GHGMP Project Reports by Region
A surf 'n turf solution to improved crop fertility
Compost may reduce reliance on commercial fertilizers
Using a combination of so-called waste from nearby fish processing and poultry operations appears to be helping a Newfoundland vegetable producer produce high-yielding, high quality product for his provincial market.
Compost made from a blend of poultry manure, crab shells and offal proved to be a valuable nutrient for crops in a demonstration project at David Dwyer's Shearstown-area farm on Conception Bay. Dwyer will be repeating the demonstration on approximately two acres of vegetables in 2004. The demonstration is among a wide-range of projects funded in part by the federal Greenhouse Gas Mitigation Program.
The demonstration shows compost can be a valuable soil nutrient that can reduce reliance on more expensive commercial fertilizers, says Dwyer. With the use of soil testing and compost nutrient analysis he hopes to get a better handle on compost application rates this year. "We need to fine-tune rates so we are better matching the nutrients being applied to crop needs," he says.
Range of benefits
The value of the demonstration ranges from reducing farm input costs to environmental benefits. Reducing commercial fertilizer requirements contributes to a reduction in the amount of fossil fuel needed in the manufacturing process, and better matching nutrients to crop requirements reduces the risk of fertilizer over-application. Both steps help reduce greenhouse gas emissions. As well, using poultry manure and crab processing waste in compost reduces the impact of these materials on the environment.
Dwyer produced about 12 tonnes of composted material in 2002 for use in the 2003 demonstration project. The plot is just part of his 70 acre vegetable farm at Shearstown, a community on Newfoundland's east coast about 80 kilometers from St. John's. Dwyer produces a range of crops including carrots, cabbage, rutabaga and beets, which are sold at the farm gate and through local retailers.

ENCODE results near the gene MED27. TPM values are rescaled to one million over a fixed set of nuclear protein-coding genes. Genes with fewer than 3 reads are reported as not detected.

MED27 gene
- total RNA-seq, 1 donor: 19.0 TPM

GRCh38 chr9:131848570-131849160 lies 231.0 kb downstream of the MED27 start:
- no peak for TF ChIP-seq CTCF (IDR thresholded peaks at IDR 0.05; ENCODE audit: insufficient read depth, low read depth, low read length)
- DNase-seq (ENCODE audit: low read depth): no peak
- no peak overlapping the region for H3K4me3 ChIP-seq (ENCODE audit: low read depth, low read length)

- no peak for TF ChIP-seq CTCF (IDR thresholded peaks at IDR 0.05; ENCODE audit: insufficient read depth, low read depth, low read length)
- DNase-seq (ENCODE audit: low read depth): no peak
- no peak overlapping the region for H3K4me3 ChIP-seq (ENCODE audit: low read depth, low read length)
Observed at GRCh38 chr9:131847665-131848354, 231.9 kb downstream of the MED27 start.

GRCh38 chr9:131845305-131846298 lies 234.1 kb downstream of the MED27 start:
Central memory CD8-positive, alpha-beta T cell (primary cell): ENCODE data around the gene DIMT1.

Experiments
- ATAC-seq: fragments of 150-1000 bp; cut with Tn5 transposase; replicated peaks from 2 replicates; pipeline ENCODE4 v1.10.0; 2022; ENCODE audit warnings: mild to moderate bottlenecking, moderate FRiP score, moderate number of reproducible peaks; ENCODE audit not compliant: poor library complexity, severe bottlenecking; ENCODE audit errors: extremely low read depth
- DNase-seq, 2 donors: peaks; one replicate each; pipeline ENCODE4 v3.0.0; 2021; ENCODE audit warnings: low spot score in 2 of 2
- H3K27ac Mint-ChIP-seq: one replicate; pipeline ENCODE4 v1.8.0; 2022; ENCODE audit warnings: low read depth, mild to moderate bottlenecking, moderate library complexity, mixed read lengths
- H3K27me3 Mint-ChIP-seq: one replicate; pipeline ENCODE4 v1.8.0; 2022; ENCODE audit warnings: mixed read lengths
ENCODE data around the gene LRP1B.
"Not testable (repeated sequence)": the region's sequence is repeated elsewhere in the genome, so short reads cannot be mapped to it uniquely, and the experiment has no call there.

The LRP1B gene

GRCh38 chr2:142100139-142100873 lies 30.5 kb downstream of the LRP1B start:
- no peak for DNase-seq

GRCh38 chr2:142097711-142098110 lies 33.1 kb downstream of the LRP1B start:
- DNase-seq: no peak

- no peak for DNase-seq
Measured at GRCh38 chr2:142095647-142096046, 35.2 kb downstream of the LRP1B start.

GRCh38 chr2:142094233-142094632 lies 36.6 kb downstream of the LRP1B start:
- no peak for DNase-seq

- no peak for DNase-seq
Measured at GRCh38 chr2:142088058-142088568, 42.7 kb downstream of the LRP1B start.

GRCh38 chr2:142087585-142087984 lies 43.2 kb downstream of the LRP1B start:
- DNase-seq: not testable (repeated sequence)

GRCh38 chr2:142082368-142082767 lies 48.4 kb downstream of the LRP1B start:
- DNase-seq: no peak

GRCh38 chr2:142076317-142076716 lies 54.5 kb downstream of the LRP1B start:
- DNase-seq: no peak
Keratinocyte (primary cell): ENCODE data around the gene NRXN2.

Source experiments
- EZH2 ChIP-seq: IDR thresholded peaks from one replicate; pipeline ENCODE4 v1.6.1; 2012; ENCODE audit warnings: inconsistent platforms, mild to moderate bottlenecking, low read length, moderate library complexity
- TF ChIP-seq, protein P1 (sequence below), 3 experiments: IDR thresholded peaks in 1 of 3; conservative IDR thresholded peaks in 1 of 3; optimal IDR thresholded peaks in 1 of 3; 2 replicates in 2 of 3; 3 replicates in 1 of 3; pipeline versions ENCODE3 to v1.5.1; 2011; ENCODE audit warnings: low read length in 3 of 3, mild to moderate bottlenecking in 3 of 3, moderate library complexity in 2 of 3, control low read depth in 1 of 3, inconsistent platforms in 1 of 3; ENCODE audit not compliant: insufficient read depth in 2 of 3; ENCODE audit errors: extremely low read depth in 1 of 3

Depending on the crop, commercial fertilizer requirements range from 300 to 1,200 pounds per acre per year. However, waste material from nearby fish processing plants is easy to acquire, he says. "They usually buy permits to dispose of the waste either in a landfill or to dump it in the ocean," says Dwyer. "So they're glad to deliver shells and offal to the farm free of charge, which saves them plant permit fees."
For the composting material, Dwyer used a ratio of approximately 30 percent crab offal with about 70 percent poultry or stable manure. The materials were turned three times over several weeks and then allowed to sit for the winter. The compost assembled last summer will be applied to the land this spring and incorporated into the soil with disc tillage.
Good yield, quality
Rutabaga and cabbage produced in the 2003 demonstration were top quality, says Dwyer. "Plants were larger and had very good colour," he says. "Compost was the only fertilizer used on the plot."
He wants to further evaluate compost on a new variety of rutabaga he has developed. The variety shows improved resistance to root maggot, as well as clubroot, a common and costly disease in cruciferous crops such as rutabaga. "A new variety could not only improve production but also reduce the need for pesticides, which is of value to the kitchen gardener as well as organic growers," says Dwyer.
Over the next couple years the demonstration emphasis will be on fine-tuning application rates and looking at the economics of composting, says Ann Marie Whelan, field co-ordinator for the GHGMP in Newfoundland and Labrador. Assisting with the project are soil and crop specialists from the Agrifoods Division of Newfoundland and Labrador's Department of Natural Resources as well as from Agriculture and Agri-Food Canada.
Soil testing, plant tissue testing and compost nutrient analysis will be among the technologies used to determine proper application rates. "It will also be important to evaluate the crop at harvest for yield, quality and how well the produce stores," says Whelan.
Dwyer is confident compost can be a valuable nutrient source for vegetable crop production. Along with producing a quality product, he likes that it benefits the environment.
"Economics are important and it will be interesting to compare the cost of compost with that of commercial fertilizer," he says. "Even if I don't see increased yields, there's an added benefit of increasing organic matter in the soil, which improves soil quality and carbon sequestration in the long term."